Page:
Often, he’d bring his son with him during implosions of old buildings as property owners prepared for the construction of new development and a changing city. “They used to let us [kids] run out once the building was down and take a piece of debris from the building,” Greco said. “They’d never let you do that today. But it was pretty cool.” …(to read more, buy a paper)

From Líneas de la memoria, por Gabriel Cartaya

► … A Gertrudis, Yulius, Lesya-
nis, Gabriela e Isabela
Ha amanecido el día de hoy –23 de junio de 2019– sin un hombre que hace casi 99 años era habitante activo de la tierra. Ha muerto Graciliano Sariol Machado en el crepúsculo de ayer, cerca del mar, en un pequeño y cálido pueblo del oriente cubano que se llama Niquero.
Sariol, a quien nunca oí decirle Graciliano, pues para la familia y su pueblo siempre fue Chencho, nació en uno de los barrios de campo cercanos a Niquero, en el lejano 1920, cuando apenas su país llevaba dos décadas ensayando un proyecto de república que apenas conseguía enderezar el curso democrático que le propuso su primera Constitución, pues entre los rezagos de caudillismo, soberbias doctoriles y ambiciones de riqueza y mando entre líderes que emergieron de la independencia, había marcado la política (politiquería es más exacto) de la que se oyó hablar, sin muchas explicaciones, en el barrio donde creció el hombre que se despide ahora de la vida con casi cien años. …(to read more, buy a paper)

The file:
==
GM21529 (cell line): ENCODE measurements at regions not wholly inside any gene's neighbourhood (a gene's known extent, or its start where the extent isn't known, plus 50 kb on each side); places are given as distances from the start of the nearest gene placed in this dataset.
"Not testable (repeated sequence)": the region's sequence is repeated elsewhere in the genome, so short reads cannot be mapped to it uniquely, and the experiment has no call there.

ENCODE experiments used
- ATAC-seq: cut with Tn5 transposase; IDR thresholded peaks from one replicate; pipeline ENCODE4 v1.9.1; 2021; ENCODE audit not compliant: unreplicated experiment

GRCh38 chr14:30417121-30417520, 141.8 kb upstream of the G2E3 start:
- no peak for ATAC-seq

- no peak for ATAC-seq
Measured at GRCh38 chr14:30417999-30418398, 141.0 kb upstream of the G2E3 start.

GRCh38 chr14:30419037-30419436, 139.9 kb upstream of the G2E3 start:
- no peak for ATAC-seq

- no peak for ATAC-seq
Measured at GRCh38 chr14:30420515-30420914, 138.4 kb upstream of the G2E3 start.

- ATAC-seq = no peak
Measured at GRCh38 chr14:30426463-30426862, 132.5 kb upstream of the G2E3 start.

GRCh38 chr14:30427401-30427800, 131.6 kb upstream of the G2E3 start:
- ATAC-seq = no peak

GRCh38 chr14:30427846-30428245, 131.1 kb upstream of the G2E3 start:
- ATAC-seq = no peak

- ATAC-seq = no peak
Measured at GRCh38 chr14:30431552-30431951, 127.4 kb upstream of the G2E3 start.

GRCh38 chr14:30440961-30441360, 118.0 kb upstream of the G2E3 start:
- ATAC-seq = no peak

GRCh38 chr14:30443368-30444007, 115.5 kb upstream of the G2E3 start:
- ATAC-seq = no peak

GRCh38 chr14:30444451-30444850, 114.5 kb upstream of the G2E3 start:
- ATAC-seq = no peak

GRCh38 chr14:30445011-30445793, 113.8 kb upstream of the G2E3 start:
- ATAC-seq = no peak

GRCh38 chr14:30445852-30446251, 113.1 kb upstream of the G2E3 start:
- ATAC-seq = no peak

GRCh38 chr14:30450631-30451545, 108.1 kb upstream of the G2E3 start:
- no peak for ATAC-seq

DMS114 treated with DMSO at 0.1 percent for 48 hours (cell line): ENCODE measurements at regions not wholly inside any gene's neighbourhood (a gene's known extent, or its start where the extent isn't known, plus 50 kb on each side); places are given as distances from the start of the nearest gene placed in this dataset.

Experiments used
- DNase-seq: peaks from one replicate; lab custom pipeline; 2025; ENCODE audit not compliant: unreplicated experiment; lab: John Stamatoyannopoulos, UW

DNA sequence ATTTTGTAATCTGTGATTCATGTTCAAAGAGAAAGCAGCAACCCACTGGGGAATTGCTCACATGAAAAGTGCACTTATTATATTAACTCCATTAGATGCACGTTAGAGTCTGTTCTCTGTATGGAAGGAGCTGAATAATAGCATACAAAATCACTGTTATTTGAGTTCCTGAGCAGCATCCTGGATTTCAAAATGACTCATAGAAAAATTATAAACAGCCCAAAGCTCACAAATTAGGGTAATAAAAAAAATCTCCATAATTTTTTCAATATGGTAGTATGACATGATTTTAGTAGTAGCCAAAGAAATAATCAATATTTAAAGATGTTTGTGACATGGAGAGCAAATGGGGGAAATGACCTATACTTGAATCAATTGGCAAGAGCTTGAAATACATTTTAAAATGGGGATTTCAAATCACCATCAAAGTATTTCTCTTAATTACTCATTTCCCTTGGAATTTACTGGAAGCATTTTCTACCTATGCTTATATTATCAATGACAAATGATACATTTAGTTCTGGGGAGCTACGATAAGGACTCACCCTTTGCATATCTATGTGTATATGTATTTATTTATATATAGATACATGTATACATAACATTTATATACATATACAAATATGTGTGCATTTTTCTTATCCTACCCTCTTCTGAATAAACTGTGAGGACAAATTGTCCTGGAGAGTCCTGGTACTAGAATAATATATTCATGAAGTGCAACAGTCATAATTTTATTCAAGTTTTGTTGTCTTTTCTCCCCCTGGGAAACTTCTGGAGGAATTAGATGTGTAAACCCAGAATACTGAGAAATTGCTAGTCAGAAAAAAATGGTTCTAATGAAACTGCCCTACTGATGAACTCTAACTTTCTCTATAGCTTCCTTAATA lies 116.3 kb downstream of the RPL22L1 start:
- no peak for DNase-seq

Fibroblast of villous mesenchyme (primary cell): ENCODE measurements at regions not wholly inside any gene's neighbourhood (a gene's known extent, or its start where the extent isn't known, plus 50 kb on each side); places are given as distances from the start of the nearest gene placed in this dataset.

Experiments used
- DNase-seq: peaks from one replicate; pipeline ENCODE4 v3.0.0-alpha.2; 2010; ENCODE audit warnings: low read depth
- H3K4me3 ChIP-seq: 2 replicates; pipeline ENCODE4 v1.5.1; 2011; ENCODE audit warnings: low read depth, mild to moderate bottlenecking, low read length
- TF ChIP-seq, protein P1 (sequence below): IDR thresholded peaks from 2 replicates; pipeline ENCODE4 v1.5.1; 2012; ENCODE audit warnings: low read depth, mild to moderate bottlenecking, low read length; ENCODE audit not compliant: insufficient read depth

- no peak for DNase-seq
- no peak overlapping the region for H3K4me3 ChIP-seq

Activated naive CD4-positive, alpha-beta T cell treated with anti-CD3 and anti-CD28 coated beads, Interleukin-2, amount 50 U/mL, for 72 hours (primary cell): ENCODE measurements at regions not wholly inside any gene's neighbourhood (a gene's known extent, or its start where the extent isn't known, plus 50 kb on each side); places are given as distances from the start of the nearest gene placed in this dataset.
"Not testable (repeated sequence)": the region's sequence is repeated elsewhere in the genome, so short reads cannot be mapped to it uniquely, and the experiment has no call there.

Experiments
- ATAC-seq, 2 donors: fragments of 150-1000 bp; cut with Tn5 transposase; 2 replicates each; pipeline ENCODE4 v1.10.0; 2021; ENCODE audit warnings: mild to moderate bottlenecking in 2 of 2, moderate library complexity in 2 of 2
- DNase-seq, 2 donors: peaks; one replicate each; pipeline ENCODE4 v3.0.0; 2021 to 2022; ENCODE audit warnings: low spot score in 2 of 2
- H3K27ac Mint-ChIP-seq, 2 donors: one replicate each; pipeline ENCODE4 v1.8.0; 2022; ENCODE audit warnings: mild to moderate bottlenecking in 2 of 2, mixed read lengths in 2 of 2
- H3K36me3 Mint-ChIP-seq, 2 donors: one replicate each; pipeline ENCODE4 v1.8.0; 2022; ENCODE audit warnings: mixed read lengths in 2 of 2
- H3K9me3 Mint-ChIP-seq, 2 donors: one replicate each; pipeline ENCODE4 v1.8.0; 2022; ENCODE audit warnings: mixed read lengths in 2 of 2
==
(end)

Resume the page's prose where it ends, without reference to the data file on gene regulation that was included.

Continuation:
From Briznas culturales, por Leonardo Venta

► … Partiendo de las anotaciones del académico Raman Selden, basadas en la percepción del filósofo francés Michel Foucault sobre la significación de la verdad en su relación con el discurso, se puede deducir que la clase en el poder es la que ha establecido el concepto de lo que es aceptado como válido.
Dicha percepción básica de la verdad y el discurso, aplicada a la teoría literaria feminista, asevera que el lenguaje al reflejar en sus formas el señorío de la masculinidad perpetúa la discriminación del otro sexo, argumentando, por ejemplo, que en el proceso histórico en que el concepto de género ha sido elaborado, éste ha sufrido una alteración simbólica de su significación. …(to read more, buy a paper)